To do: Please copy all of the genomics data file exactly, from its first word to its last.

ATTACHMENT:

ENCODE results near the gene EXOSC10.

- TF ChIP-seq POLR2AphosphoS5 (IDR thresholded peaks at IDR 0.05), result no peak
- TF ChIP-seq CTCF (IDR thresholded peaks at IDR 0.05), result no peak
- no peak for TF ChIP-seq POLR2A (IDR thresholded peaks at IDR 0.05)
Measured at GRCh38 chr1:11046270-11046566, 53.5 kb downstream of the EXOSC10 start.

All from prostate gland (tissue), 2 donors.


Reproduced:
ENCODE results near the gene EXOSC10.

- TF ChIP-seq POLR2AphosphoS5 (IDR thresholded peaks at IDR 0.05), result no peak
- TF ChIP-seq CTCF (IDR thresholded peaks at IDR 0.05), result no peak
- no peak for TF ChIP-seq POLR2A (IDR thresholded peaks at IDR 0.05)
Measured at GRCh38 chr1:11046270-11046566, 53.5 kb downstream of the EXOSC10 start.

All from prostate gland (tissue), 2 donors.